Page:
* The busiest department in the federal government is… - The website TPM Muckraker does a terrific job keeping readers informed of what is wrong in government. On Friday they reviewed current investigations by the Office of Professional Responsibility, the watchdog arm of the Department of Justice. Current investigations include: allegations of selective prosecution relating to the prosecutions of Don Siegelman ; John Yoo's torture memos; Monica Goodling's possible firing of an attorney because she'd heard a rumor that he might be gay; officials who gave legal approval to waterboarding and other harsh interrogation techniques; the role of Department of Justice attorneys in the authorization and oversight of the warrantless electronic surveillance program and the probe into the firings of U.S. attorneys general. Much of this information will not be found on the nightly news but we have options in addition to TPM. Some of the sources I have found valuable include: americablog; Crooks and Liars; dailykos; Marcy Wheeler at Emptywheel; Glenn Greenwald at; The Raw Story; and Brad Freidman at The Brad Blog. There are also many other people as well doing quality research and commentary that make a valuable contribution to keeping us informed and exposing incompetence, malfeasance and hypocrisy in our leaders and our government. I strongly feel that in the early part of the 21st Century it is the work done by these many blogs on the internet that is helping to keep America from veering to a somewhat fascist and religious-right entity.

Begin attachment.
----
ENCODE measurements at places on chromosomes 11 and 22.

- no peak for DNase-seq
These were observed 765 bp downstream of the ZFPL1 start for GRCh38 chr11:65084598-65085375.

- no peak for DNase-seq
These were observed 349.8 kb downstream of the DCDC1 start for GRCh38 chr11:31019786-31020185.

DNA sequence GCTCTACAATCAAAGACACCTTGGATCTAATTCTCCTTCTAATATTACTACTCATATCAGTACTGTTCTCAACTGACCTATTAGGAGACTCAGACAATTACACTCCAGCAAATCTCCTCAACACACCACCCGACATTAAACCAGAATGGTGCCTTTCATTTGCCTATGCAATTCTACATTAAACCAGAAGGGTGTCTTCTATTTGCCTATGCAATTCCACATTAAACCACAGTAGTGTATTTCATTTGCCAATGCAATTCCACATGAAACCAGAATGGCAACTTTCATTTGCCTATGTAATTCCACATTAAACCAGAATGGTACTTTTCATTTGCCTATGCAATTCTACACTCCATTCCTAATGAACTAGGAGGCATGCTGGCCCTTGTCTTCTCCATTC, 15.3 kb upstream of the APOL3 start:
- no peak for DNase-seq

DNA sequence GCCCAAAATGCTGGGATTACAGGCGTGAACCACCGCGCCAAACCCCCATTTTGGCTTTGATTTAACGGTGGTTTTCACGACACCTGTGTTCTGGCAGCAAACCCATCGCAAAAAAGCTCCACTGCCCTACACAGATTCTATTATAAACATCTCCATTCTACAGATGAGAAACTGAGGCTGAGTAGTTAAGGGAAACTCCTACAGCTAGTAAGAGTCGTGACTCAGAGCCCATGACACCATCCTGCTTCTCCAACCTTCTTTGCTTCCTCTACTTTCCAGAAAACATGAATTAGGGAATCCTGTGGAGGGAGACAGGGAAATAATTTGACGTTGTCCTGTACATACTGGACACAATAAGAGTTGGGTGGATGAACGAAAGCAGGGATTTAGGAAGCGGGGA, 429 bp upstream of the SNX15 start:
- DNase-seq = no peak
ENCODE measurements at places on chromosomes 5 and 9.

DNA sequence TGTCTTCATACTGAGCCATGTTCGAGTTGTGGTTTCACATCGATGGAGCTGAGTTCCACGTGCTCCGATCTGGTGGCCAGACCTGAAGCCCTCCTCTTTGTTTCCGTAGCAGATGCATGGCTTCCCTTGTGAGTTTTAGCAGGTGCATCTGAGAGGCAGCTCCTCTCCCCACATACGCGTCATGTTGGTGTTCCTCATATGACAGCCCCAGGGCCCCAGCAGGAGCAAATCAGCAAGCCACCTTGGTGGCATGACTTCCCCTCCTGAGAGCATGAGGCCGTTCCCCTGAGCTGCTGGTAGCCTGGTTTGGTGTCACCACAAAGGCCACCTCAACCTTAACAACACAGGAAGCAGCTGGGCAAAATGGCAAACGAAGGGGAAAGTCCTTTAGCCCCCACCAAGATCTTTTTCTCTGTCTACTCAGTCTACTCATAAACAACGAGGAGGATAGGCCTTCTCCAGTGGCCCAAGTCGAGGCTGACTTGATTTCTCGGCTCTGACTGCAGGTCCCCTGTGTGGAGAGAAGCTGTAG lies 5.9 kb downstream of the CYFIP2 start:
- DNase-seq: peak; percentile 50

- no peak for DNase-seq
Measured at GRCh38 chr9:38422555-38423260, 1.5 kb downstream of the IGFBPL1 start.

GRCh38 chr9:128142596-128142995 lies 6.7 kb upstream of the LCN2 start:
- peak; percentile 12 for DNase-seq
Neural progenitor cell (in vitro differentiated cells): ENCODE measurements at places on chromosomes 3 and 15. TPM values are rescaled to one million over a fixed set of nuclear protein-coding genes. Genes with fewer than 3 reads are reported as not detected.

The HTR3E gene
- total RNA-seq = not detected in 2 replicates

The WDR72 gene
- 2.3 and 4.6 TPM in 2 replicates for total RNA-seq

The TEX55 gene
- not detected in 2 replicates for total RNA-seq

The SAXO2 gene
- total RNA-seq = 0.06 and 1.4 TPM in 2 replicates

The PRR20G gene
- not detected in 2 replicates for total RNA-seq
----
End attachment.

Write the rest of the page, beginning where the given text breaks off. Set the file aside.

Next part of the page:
* When failure may be a good thing – This week I received emails from five or six different organization devoted to addressing climate problems. Each urged that I contact my senators asking them to support the Lieberman-Warner Climate Security Act, legislation that the Senate introduced on Monday. By Wednesday the Republicans were filibustering the legislation and with 60 votes needed to end the filibuster only 48 votes could be mustered. The legislation was withdrawn on Friday. Although this is a major disappointment for many I am okay with this development. Democrats have a majority of one in the Senate and a man in the White House who does not believe in science and who is joined at the nozzle with Big Oil and the smokestack with Dirty Coal. Any legislation that would make it through this mine field would be weak. Perhaps it is better that meaningful legislation be delayed until next year when there will be less Republicans in the Senate and Mr. Bush will be at his ranch reading the memoirs of those people who helped him make Herbert Hoover look good. In the long run a more comprehensive climate legislation package that goes into effect sooner than this failed legislation called for may actually serve our collective best interests. The National Wildlife Federation has a list indicating how each senator voted.